Assessing Your Transferable Skills

Posted on by PRN | 1 Comment

When contemplating a career change, physicians are often intimidated by the prospect of not having any of the skills necessary for the new job. I can relate to this. I felt the same way when I was considering a career change more than a decade ago. I was a surgeon. I could fix a bone fracture or tendon rupture, repair an artery or nerve under a microscope, or even reconstruct an entire body part, but what good were those skills in a non-clinical setting?

I think of transferable skills in two groups: character traits and operational skills.

First, think about the traits most often needed for management positions in various industries:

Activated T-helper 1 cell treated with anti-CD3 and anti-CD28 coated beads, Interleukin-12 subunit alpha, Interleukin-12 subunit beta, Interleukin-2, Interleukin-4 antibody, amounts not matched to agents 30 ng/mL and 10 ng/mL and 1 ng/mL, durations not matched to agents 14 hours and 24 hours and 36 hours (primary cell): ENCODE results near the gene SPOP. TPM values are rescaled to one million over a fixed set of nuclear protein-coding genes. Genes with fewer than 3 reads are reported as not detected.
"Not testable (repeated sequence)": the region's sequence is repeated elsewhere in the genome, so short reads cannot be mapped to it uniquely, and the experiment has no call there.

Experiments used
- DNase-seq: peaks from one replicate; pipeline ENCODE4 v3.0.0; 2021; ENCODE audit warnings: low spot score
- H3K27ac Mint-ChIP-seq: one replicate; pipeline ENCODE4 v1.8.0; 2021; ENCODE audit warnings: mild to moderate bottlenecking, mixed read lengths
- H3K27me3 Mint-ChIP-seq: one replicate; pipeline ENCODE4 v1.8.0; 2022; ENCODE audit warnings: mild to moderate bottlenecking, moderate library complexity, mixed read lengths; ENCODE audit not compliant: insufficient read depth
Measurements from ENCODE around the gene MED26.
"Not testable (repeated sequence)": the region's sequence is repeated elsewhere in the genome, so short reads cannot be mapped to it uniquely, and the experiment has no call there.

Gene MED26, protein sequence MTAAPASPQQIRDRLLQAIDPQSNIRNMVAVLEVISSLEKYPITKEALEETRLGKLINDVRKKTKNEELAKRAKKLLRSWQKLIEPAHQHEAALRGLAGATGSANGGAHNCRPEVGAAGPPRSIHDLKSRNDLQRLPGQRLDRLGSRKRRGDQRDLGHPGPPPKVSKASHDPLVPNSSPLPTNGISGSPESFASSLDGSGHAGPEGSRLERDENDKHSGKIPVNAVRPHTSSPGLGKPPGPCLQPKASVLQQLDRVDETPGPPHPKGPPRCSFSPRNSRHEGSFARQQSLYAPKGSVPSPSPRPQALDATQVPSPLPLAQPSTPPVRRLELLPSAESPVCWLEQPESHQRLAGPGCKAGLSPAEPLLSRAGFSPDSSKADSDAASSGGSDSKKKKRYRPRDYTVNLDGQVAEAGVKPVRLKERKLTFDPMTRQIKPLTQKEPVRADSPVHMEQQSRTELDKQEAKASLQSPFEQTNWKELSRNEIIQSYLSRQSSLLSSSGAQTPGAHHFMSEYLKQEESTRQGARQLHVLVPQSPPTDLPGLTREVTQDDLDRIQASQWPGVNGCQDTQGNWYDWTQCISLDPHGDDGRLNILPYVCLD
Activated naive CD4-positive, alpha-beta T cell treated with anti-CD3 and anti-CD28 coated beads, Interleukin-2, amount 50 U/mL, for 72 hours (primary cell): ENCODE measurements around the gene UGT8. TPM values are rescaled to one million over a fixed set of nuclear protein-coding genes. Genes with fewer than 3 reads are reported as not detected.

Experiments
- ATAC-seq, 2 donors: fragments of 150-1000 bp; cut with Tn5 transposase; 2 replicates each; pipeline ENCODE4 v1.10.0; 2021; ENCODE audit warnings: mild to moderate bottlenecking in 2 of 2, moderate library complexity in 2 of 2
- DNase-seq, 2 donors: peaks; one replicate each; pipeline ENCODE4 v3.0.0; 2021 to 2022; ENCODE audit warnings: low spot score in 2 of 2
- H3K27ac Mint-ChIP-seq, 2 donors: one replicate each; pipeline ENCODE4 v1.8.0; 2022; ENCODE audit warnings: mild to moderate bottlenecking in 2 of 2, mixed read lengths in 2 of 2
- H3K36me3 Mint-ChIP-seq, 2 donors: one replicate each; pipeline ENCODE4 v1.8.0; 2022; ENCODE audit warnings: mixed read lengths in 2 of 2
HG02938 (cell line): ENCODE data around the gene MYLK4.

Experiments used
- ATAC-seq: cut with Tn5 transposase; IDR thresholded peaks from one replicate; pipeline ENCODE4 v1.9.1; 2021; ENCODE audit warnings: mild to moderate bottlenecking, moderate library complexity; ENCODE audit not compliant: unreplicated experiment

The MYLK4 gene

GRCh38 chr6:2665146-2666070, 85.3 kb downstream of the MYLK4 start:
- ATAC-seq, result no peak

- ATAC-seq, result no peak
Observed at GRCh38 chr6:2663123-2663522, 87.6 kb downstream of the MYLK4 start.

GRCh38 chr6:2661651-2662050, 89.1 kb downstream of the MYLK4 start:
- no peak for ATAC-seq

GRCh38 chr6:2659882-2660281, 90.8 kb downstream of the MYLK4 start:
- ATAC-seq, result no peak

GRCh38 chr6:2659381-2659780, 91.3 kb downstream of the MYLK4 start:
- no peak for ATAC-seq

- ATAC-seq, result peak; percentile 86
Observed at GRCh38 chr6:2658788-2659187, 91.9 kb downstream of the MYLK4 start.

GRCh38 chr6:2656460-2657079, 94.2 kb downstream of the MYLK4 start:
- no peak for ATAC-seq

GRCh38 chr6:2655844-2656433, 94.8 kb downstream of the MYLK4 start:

Dedication and perseverance

Attention to detail

Calm under pressure

Ability to multitask

Ability to priorotize

Written and spoken communication skills

Do these sound familiar? They should. Nearly all physicians have these personality traits and people skills. You probably do, right?

Operational skills in today’s world often involve have to do with computers and expertise with various types of software. Many positions require familiarity with developing PowerPoint slides and using other software such as Excel, Access, and Microsoft Project. Writing skills overlap into this domain as well, especially when it involves writing in specific software programs or templates.

Once you have assessed your transferable skills, it is time to think about how to sell them.



Comments (1)

  1. Barry Leffkovitch says:

    I found your a article very hopfull and timely. I am currently exploring a career change. Do you have any suggestions or referral to a reputable recruiter?

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